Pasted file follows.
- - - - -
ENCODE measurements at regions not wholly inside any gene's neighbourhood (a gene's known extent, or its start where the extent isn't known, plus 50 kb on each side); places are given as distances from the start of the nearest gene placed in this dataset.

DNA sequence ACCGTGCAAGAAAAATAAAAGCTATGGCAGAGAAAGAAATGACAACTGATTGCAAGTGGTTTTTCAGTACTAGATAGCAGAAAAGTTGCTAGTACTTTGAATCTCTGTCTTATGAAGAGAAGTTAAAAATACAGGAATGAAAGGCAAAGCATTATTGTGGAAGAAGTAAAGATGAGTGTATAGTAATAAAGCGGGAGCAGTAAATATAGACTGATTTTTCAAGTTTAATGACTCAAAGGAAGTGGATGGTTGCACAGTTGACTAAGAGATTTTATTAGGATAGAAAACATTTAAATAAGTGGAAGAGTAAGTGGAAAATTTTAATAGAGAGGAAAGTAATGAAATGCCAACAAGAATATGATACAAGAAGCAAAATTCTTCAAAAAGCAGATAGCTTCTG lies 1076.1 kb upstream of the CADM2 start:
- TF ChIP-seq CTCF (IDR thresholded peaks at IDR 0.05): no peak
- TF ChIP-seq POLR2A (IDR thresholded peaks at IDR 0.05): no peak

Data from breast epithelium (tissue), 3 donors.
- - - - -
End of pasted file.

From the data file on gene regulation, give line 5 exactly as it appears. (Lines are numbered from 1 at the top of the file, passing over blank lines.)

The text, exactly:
Data from breast epithelium (tissue), 3 donors.